On many occasions the price you can get can is far above the labor you put in. For me that is for items like green dill, early new potatoes/carrots, first at market baby spinach. So when setting prices, you really need to have your ” boots on the ground ” and set prices based on current market conditions. Using just labor input based pricing in these sorts of cases will not allow you to capture the real potential of where you can put your price point. So don’t blind yourself to what in some cases seems like “absurdly high ” pricing, or what may seem like it to you, but not according to the customer.

Setting Restaurant Pricing

Courtesy of James K., Virtually Green, San Francisco CA

Basic wholesale organic pricing for some major metropolitan areas in the USA can be found using the Rodale Institute organic wholesale prices online tool: http://rodaleinstitute.org/farm/organic-price-report-tool/

The USDA has quite a bit of different kinds of pricing info at: http://www.marketnews.usda.gov/portal/fv

Find out what restaurants are paying for the crop in your area. If your crop is organic then find out the organic pricing. Then ask some chefs what kind of premium they’d pay for the crop if  they could advertise it as locally grown and freshly harvested: some will pay a premium. Also ask chefs what additional premium they would pay for a special variety of the crop harvested at a specific stage of growth: this is where you tailor your crop and harvesting to suit a specific restaurant client.

Using the above approach you may be able to find some chefs who will pay you retail or higher prices for your crop.

Advice on Market Pricing

Courtesy of John S., Blue Ribbon Eggs, Franklin, NC

The best advice I ever got on market pricing was from Robert Plamadon who raises eggs and broilers in Oregon. At first he tried to ‘be price competitive’ and realized that as soon as he had to raise his price a nickel,  the ‘price shoppers’ were gone. No loyalty to your brand. When I was selling eggs I charged about the same price as premium organic eggs in the local groceries because I was selling premium organic eggs, produced locally and my customers became my friends. My profit came from eliminating all the middlemen. That’s where most of new regulations are coming from too. ‘Local Food’ is hurting the bottom line of those who don’t sell direct. .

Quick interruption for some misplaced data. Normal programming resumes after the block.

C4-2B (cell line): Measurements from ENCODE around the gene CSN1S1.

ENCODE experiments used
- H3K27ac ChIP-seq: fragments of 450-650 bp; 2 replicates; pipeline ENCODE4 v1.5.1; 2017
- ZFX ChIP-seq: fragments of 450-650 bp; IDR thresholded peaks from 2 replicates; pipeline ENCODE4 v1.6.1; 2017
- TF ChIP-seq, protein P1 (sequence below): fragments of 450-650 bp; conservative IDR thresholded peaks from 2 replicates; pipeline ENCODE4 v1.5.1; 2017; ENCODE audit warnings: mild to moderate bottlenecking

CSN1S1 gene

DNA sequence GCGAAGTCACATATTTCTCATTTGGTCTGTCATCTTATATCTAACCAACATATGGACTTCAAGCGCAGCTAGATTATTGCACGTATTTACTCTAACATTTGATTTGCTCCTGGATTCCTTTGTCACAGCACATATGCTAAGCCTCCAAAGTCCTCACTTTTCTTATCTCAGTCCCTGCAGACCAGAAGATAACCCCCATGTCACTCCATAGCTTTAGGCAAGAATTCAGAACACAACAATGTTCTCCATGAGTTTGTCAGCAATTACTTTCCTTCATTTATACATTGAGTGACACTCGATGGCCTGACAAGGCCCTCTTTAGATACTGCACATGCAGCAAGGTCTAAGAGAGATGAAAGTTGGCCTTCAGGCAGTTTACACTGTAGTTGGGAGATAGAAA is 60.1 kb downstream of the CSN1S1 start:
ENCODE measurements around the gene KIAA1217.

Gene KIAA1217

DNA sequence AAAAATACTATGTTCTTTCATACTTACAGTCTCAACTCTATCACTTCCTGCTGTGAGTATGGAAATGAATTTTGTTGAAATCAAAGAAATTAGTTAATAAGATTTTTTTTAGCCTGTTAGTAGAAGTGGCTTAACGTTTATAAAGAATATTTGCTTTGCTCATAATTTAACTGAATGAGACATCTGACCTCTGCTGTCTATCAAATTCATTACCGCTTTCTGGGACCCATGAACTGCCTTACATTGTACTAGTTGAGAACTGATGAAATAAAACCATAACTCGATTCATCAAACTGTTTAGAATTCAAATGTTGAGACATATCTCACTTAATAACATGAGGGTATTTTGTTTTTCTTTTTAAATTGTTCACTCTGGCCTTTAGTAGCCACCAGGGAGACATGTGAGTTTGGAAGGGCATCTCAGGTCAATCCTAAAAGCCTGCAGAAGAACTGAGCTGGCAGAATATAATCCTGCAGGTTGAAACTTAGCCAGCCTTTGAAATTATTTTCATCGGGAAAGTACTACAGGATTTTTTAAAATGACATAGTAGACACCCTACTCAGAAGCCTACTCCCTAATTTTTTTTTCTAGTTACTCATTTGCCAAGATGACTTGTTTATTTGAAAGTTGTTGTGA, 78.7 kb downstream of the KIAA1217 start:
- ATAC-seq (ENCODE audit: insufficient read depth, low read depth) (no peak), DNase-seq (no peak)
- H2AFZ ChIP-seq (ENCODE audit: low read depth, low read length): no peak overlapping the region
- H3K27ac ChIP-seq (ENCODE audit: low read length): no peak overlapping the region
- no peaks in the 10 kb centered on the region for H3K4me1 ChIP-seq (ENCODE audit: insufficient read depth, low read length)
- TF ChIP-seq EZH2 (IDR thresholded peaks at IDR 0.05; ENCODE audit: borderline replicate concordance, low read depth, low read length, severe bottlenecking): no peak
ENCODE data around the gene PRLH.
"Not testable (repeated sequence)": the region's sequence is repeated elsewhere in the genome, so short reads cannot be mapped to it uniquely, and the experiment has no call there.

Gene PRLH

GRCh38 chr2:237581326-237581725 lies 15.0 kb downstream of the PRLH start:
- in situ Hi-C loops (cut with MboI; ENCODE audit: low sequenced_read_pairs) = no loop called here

I would occasionally have someone say, “right now I can get eggs for 99 cents a dozen”.  My response was essentially, “Have at it, it’s your body”.

Another great suggestion on pricing comes from an ATTRA marketing sheet.

“If at at least 10% of your potential customers aren’t walking away shaking their heads, you aren’t charging enough. 20% is better.” I retired from a career in sales,  marketing and branding and that is absolute gospel, no matter what you grow or produce and sell.

We are all producing unique, high quality, locally raised products, and we touch every leaf or root or stem and the customer gets to look the producer in the eye-person to person. They don’t want agribusiness, they want us. Charge a fair price for your work, smile, be polite and charming and let the cheapskates and chiselers walk. Give up on ‘selling everyone’.